New Jersey Governor Chris Christie addresses VA Consumer Electronics Association during a Leadership Series discussion at the Ritz-Carlton in McLean, Va, on May 1, 2015.
Olivier Douliery—Getty Images
By Zeke J Miller
May 1, 2015

New Jersey Gov. Chris Christie spent Friday morning at a roundtable with technology executives in a suburban Washington Ritz-Carlton in the latest stop on his pre-presidential campaign tour. But 200 miles away in Virginia, those aspirations were being dealt their latest blow, as a former ally turned state’s evidence, implicating two top aides in a conspiracy to close approach lanes to the George Washington Bridge.

The long-stewing scandal began in 2013, when the bridge lanes were closed, but it did not end at Friday’s press conference with U.S. Attorney Paul Fishman. Instead, the federal prosecutor refused to address more than a dozen questions about Christie’s knowledge of or involvement in the lane-closing scheme and said he would never declare Christie cleared of wrongdoing.

Even more problematic, Christie’s former deputy chief of staff Bridget Anne Kelly, one of the two aides indicted, suggested that others in Christie’s office knew of the scheme. “For the indictment to suggest that I was the only person in the governor’s office who knew about the bridge issue is ludicrous,” she said in a press conference Friday afternoon. And Alan Zegas, the attorney for admitted Bridgegate conspirator David Wildstein, repeated the claim that “evidence exists” to prove that Christie was aware of the bridge closures as they occurred.

“Based on the information that is currently available to us, we’re not going to charge anybody else in this scheme,” Fishman told reporters, emphasizing ‘this.’ At least one other investigation has been launched stemming from the bridge investigation. “I am not going to comment whether anybody is going to be further investigated in this or any other matter,” he added. “Ever.”

Christie and his aides maintain that Friday’s proceedings changed nothing about his long-held position that he knew nothing of the plot.

“Today’s charges make clear that what I’ve said from day one is true, I had no knowledge or involvement in the planning or execution of this act,” Christie said in a statement. “The moment I first learned of this unacceptable behavior I took action, firing staff believed to be accountable, calling for an outside investigation and agreeing to fully cooperate with all appropriate investigations, which I have done. Now 15 months later it is time to let the justice system do its job.”

But questions remain about Christie’s handling of the situation — and it may not be possible to answer them to the satisfaction of voters. How could Christie, whose national political action committee is called “Leadership Matters for America,” be blind to the actions of some of his closest aides? And how, when faced with complaints and questions from constituents, elected leaders, and the media, did he so easily shrug them off without investigating the situation?

Christie has long denied any knowledge of the lane closures at the time, but he is now faced with the impossible task of proving a negative. The best his team has been able to muster is that there is no evidence to prove his knowledge.

Christie and Wildstein met briefly on Sept. 11, 2013 — the third day the scheme was in operation — at a memorial event for the 2001 attacks. According to an investigation conducted by the lawfirm Gibson, Dunn & Crutcher on behalf of Christie’s office, former Christie spokesman Michael Drewniak recalled a conversation with Wildstein in which he said he spoke to the governor about the lane closures at that time. But no corroborating evidence has surfaced to that effect, and Christie has said he has no recollection of the exchange.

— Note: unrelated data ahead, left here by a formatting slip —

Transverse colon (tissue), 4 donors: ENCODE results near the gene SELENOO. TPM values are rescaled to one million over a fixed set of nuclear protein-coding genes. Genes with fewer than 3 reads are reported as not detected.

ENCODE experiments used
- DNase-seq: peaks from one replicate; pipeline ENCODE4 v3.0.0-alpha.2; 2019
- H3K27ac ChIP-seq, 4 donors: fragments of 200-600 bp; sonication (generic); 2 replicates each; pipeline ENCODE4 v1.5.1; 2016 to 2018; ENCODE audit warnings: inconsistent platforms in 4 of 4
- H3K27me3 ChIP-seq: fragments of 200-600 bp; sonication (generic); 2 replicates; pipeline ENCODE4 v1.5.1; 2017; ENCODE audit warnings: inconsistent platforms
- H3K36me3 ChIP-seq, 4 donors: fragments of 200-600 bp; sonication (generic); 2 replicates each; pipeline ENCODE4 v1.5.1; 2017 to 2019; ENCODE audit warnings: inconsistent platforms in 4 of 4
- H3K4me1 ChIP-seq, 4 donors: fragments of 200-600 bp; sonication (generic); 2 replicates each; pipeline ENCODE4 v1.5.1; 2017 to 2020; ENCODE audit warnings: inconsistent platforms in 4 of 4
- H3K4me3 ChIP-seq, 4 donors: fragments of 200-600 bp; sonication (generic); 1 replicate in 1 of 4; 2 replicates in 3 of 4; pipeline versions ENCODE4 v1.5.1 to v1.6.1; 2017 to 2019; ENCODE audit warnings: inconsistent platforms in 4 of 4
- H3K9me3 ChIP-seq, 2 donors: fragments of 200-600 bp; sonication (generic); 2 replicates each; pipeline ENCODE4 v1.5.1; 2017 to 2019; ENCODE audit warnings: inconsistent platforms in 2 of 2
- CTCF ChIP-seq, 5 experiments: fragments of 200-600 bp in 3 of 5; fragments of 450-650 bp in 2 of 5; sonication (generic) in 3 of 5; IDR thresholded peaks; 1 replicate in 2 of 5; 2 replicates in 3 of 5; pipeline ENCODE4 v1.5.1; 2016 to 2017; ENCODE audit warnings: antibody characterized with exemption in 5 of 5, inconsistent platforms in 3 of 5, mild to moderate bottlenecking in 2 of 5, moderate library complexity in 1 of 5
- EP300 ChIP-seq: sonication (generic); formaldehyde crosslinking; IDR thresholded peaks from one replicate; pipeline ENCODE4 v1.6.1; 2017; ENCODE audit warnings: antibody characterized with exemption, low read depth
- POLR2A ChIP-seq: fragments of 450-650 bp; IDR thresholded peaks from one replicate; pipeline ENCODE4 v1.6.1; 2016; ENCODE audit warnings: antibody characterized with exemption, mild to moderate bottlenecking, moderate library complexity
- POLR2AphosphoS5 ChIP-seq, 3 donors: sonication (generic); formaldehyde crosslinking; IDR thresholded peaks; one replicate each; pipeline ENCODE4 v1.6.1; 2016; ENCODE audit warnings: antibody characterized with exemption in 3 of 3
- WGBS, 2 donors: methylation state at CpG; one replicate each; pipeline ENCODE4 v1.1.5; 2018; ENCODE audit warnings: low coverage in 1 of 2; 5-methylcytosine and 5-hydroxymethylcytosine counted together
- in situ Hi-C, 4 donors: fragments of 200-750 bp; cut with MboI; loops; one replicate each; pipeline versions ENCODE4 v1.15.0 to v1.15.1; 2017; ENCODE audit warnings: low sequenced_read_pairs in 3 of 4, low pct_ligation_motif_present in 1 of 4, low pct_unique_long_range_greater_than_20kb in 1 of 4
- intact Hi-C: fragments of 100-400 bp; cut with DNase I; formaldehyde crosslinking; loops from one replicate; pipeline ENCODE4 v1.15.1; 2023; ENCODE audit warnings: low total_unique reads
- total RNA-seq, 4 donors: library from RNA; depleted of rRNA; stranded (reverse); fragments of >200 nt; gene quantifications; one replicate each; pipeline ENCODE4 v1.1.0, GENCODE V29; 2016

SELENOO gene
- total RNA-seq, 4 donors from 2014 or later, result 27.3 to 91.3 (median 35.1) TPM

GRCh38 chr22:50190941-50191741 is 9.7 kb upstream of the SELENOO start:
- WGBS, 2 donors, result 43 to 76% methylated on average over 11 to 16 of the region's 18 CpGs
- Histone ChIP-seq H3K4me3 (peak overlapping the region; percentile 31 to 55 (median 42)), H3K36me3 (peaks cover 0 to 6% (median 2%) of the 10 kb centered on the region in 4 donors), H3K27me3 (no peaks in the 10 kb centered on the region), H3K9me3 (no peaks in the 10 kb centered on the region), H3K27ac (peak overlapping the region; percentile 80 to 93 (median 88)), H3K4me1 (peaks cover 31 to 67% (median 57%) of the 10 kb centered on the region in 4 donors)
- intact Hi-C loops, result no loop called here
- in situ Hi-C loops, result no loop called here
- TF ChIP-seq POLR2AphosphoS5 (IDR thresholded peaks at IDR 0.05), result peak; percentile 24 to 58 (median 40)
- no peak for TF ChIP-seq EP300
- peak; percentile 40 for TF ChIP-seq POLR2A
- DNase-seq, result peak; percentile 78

Wildstein, a senior Port Authority of New York and New Jersey employee, admitted to being a part of the conspiracy to close the lanes on the first day of school, allegedly in retaliation for Democratic Fort Lee Mayor Mark Sokolich’s refusal to endorse Christie’s re-election. A nine-count indictment against Kelly, Christie’s former deputy chief of staff, and Bill Baroni, the former deputy executive director of the Port Authority, who are alleged to have helped carry out the payback scheme, was unsealed after the plea.

After a state legislative investigation unearthed damning text messages and emails between Wildstein and Kelly, including the infamous “Time for some traffic problems in Fort Lee,” Christie fired Kelly.

“David Wildstein’s guilty plea and role in the traffic problems in Fort Lee have everything to do with Chris Christie despite his statements to the contrary,” said Democratic National Committee spokesperson Kaylie Hanson. “We continue to learn how closely connected the two men were before, during and after the George Washington Bridge lane closures, yet there are still so many questions that Chris Christie has left unanswered.”

The bridge scandal has taken an extraordinary toll on Christie’s presidential plans. In 2011, Republican operatives and financiers begged him to challenge Mitt Romney, promising he’d have the backing of their pocketbooks and donor networks. Now, many of the same have abandoned his likely candidacy for the likes of Jeb Bush and Marco Rubio. His poll numbers have collapsed at home, and nationally he is viewed more negatively than positively.

Yet by all accounts, Christie is proceeding with his delayed presidential plans. He’s continuing on an aggressive fundraising blitz for his political action committee, and next week will hold his third town hall in New Hampshire, the state that is at the center of his primary plan.

On his visit to the state last month, Christie earned a ribbing from New Hampshire voters about the bridge, proving it may never stop dogging him on the trail.

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